Tuesday is an important day, a day where Arizonans decide what kind of value they place on education and public safety. We’re talking about teachers, police officers and fire fighters—the everyday heroes of our society. On Tuesday, their future goes before voters across the state in the form of Proposition 100.
I’m here to tell you that you need to vote on Tuesday and you need to approve Prop 100. You need to vote yes for this three-year, 1 percent sales-tax increase. It needs to pass.
If you’re thinking, listen, dude, I pay enough taxes already and I don’t want any more, I hear you. I really do.
I’ve never been a “more tax is the solution” guy. I know public programs—police, fire, schools—could work better and more efficiently with the resources they have now.
But the solution is NOT to knowingly shortchange those public services if given the chance to help initiate positive change.
You could say I’m biased. My wife is a teacher. But you should be biased, too. I’ll venture to guess that you know a teacher, have a child being taught by a teacher, have a child who used to be taught by a teacher, or yourself were otherwise influenced by a teacher. Voting yes on Prop 100 enables the state’s educators to continue molding our future citizens. A no vote—a “I don’t want more taxes” vote—in this case is simply shortsighted. It sets up our state for decline.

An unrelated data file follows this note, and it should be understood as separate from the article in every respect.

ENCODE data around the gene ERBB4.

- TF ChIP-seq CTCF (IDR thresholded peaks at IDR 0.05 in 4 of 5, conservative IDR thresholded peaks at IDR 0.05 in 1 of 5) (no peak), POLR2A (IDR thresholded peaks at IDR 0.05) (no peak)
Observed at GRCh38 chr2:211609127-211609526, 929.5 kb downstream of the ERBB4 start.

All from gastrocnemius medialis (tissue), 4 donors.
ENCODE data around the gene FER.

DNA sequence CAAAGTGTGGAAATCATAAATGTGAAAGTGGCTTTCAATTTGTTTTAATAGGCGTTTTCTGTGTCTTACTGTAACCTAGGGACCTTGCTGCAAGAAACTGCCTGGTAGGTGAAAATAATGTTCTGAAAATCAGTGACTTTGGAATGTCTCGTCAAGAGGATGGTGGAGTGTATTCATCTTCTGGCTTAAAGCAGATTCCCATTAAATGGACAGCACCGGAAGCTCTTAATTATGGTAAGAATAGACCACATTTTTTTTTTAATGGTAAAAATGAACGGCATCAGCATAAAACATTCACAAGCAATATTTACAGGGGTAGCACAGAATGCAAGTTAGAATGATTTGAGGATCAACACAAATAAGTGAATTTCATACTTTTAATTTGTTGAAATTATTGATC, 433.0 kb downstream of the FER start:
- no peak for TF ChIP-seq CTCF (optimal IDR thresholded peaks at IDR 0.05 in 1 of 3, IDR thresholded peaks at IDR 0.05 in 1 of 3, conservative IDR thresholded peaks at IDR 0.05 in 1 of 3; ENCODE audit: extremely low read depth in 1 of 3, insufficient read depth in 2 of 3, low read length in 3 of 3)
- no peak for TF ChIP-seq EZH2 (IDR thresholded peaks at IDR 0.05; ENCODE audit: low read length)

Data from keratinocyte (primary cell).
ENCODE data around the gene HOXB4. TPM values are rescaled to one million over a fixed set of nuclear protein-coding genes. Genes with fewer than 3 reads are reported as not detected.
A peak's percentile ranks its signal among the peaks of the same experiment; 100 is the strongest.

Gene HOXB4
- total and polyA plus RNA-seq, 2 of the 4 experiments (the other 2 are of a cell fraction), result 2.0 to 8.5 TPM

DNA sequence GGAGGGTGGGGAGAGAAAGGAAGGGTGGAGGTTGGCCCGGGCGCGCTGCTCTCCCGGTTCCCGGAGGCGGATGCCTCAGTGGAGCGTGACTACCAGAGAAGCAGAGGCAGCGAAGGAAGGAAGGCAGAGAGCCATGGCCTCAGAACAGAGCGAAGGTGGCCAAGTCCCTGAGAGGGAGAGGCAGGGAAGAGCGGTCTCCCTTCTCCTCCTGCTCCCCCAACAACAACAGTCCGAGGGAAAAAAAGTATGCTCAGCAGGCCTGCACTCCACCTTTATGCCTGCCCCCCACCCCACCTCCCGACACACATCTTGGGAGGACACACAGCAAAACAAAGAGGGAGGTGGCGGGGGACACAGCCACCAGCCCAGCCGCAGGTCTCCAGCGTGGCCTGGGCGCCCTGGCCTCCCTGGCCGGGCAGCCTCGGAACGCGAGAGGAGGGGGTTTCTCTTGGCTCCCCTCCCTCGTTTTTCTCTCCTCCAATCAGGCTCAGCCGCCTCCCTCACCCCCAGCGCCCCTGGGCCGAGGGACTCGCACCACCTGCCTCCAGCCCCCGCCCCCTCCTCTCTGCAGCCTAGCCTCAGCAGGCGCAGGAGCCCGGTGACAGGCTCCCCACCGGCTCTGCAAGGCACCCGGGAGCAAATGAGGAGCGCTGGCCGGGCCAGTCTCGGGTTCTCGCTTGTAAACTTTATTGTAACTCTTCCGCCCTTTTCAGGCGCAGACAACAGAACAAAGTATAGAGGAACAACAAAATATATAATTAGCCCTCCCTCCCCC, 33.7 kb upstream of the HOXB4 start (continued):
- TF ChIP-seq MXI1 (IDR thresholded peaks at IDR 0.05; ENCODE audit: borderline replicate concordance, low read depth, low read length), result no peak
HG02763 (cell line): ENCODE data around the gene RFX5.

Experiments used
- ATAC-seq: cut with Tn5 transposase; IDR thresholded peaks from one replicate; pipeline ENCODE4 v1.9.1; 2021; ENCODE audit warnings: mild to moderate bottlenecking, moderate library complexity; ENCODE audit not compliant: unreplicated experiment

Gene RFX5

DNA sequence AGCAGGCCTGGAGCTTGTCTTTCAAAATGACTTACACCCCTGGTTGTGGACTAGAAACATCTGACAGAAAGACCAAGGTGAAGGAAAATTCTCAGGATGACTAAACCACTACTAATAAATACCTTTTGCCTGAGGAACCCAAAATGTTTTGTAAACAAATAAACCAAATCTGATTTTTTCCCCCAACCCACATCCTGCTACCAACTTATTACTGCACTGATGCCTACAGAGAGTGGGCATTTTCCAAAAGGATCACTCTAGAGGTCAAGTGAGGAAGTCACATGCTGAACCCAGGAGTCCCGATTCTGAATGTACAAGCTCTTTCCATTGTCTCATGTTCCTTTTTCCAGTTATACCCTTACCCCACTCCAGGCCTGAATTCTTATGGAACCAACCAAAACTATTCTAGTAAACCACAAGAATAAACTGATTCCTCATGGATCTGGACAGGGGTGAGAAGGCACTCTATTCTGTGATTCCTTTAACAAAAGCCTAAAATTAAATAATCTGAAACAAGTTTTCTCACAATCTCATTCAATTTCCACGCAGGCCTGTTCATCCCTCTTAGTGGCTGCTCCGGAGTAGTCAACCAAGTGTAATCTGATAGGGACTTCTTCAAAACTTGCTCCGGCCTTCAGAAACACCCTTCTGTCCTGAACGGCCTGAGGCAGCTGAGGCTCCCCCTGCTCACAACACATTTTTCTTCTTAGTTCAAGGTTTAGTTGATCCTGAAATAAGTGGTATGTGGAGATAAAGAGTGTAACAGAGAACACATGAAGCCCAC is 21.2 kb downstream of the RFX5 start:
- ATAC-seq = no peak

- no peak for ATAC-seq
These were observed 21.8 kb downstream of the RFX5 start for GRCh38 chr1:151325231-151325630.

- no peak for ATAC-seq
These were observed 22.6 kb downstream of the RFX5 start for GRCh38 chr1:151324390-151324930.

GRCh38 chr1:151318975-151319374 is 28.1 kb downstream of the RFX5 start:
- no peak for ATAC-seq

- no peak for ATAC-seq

Many of our schools’ activities—the kinds of things beyond the three R’s that kids need to develop into well-adjusted adults—have been slowly killed off for years. Just this year my wife’s school cut six positions. Now she’s being told that the number will double if Prop 100 doesn’t pass. That’s 18 total positions lost in one school year at one school. And that’s just the beginning if Prop 100 fails.
If hardworking teachers like my wife and her colleagues lose their jobs, what happens? The educators who are left get more students to teach, more stress from having more students to teach, and more reasons to leave the profession. Who really loses then? I shudder to think how our kids will turn out in the absence of quality, dedicated teachers.
Prop 100 isn’t just about my wife and other educators. While two-thirds of the money raised by this 1 percent sales-tax increase goes toward primary and secondary education, the rest goes to fund health and public safety.
Police and fire services will need to trim back, too, without this tax increase. Quick response from police officers and fire fighters is something that we take for granted. Fewer men and women who are looking out for your safety but with fewer resources, however, is only going to make you wait longer for the care you need. I saw a report recently that Avondale residents are reporting slower response to security alarm calls. If Prop 100 fails and police and fire resources are cut like education’s are, you can most certainly expect the slow-service trend to continue.
Please, please vote yes on Proposition 100 on Tuesday. The money raised goes to help out education and public safety. By passing this important piece of legislation, you’ll be helping yourself out.